Kenya’s elephant underpass may be the first in Africa but not the world. China and India have elephant underpasses, and India even has elephant overpasses. In the U.S., a winner was announced Sunday in a contest to design a highway wildlife crossing in Vail, Colorado aimed at reducing collisions between cars and deer, coyote and bighorn sheep.

In South Africa’s Addo Elephant National Park, which is fragmented by roads and railway lines, officials recently opened an elephant crossing over a road, said Megan Taplin, a park spokeswoman. She said officials have considered overhead bridges that are wide and full of vegetation to help elephants move around.

Kenya’s underpass was 10 years in the making, and didn’t gather much momentum until Richard Branson, owner of Virgin Atlantic, donated $250,000. The Dutch government kicked in more money and other donors stepped up. Two major farms allowed the corridor to cross through their land.

One of those family farms gave up 671 acres to the corridor. The elephants have already caused $25,000 in damage, but farm owner-manager Charlie Dyer said he is “just overjoyed and really, really satisfied” to see the underpass in use.

The project had many skeptics, people who feared the elephants wouldn’t walk through a tunnel that humans had built.

“So many people were wondering, are we putting good money into this?” said Weeks. But so far about three dozen elephants passes have been made, providing conservationists with the answer they were hoping for.

The tunnel sits in the rolling hills below Mount Kenya, near fields of young green wheat and bright yellow canola stalks. It was lined with hay and elephant dung to entice the animals through. The bucolic lands can be dangerous, though.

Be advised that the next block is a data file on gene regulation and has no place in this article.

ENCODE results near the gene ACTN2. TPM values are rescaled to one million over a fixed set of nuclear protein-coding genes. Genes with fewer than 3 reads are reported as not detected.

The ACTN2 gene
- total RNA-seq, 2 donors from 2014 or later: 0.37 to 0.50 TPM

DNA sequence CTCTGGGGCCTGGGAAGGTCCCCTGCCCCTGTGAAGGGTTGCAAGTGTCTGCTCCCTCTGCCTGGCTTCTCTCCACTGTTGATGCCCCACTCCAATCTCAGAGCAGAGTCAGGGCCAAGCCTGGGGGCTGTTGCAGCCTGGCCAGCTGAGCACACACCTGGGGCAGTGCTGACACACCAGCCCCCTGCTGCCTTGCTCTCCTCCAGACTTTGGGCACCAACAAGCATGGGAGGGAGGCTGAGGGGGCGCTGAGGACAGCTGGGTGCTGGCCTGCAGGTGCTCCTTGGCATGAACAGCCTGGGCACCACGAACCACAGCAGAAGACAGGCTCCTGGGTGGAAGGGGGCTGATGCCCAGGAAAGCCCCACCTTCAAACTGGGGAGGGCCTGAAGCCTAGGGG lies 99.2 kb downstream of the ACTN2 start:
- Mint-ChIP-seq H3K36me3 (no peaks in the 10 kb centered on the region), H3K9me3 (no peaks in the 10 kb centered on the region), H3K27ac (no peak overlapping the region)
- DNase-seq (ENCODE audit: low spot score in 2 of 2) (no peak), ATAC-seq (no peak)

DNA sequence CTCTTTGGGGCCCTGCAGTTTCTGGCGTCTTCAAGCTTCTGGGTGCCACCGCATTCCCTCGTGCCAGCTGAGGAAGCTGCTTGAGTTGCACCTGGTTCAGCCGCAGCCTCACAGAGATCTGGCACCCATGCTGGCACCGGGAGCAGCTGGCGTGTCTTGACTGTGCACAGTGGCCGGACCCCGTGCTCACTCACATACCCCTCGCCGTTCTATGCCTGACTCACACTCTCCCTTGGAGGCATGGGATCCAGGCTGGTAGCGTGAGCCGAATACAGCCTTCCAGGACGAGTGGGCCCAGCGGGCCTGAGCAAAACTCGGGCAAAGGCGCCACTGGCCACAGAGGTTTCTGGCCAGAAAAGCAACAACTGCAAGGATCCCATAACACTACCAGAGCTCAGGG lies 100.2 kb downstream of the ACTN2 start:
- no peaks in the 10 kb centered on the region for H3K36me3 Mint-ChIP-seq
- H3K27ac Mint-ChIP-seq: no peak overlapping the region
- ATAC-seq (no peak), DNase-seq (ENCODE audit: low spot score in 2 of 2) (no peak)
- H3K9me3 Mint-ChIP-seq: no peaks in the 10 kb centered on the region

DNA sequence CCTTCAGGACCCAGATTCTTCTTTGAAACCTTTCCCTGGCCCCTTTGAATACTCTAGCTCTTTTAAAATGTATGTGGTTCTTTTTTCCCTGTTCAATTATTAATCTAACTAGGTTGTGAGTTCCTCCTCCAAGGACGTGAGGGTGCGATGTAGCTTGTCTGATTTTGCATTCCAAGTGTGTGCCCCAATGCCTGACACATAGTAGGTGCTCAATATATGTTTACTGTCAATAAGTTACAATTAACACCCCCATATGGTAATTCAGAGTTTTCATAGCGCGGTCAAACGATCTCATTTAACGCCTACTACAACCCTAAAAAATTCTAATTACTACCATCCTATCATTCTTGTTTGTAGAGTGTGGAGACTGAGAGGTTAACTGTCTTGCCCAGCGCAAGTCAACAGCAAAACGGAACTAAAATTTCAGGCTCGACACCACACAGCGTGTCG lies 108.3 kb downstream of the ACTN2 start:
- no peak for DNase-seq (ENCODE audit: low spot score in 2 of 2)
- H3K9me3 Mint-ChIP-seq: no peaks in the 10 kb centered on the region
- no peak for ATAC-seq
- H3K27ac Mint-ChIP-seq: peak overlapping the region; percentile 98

Poaching is on the upswing, fueled by demand for ivory in China. John Pameri, the senior warden at the Lewa Wildlife Conservancy, one of the partners in the underpass project, said poachers killed more than 30 elephants in northern Kenya in December. Because elephant tusks have increased in value, poaching is “really a big, big danger,” Pameri said.

Save the Elephants has put GPS collars on several elephants and can track their movements. Three minutes after Tony crossed through the tunnel Monday, an automatic text message alert went out to people like Weeks and Douglas-Hamilton, who has since watched Tony climb to the top of the elephant corridor on a Save The Elephants Google Earth maps program.

“This particular corridor is almost a symbol. It’s a very high profile one under the peaks of Mount Kenya, and what happens there is important for Kenya and for Africa in terms of conservancy of elephants and biodiversity,” Douglas-Hamilton said.

Source: http://www.google.com/hostednews/ap/article/ALeqM5jxOcuItiGlgm7LlEUZhbRNe-dzHg?docId=cffdba0c740a47d389843bde34d01eb3

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Deya’s wife gets 3-year sentence for child theft

Posted by Administrator on January 28, 2011

Mrs Mary Deya, the wife of controversial preacher Gilbert Deya, before a Nairobi court. PHOTO / FILE

Mrs Mary Deya, the wife of controversial preacher Gilbert Deya, before a Nairobi court. PHOTO / FILE

The wife of UK-based evangelist Gilbert Deya has been sentenced to three years in prison over the theft of a child at Kenyatta National Hospital.

Mary Deya will serve another two years on each of the two counts of giving false information.

However, all the sentences will run concurrently, meaning she will only serve three years in prison.

Kibera senior principal magistrate Grace Nzioka said she was satisfied that the wife of Bishop Deya stole the child and gave false information that she had given birth.

The court heard that Ms Deya stole the baby boy from Kenyatta National Hospital on September 10, 2005.

And the prosecutor, Chief Inspector Francis Ndiema told the court that the accused has one conviction in which she was jailed for two years for similar offence.

The accused admitted that she served the jail term at Lang’ata Women Prisons.

In her judgment, the magistrate said: “I am satisfied that there is sufficient evidence to sentence the accused to three years jail for stealing the baby and additional two years each of the two counts of giving false information.

The sentence comes barely a week after a nephew of Mr Deya, Paul Deya, was found guilty of murdering his three-old son by a London court.

Source: http://www.nation.co.ke/News/-/1056/1097254/-/11fcf91z/-/index.html

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DFW Kenya Catholic Community invites you to Charles M Githinji’s Ordination Ceremony

Posted by Administrator on January 28, 2011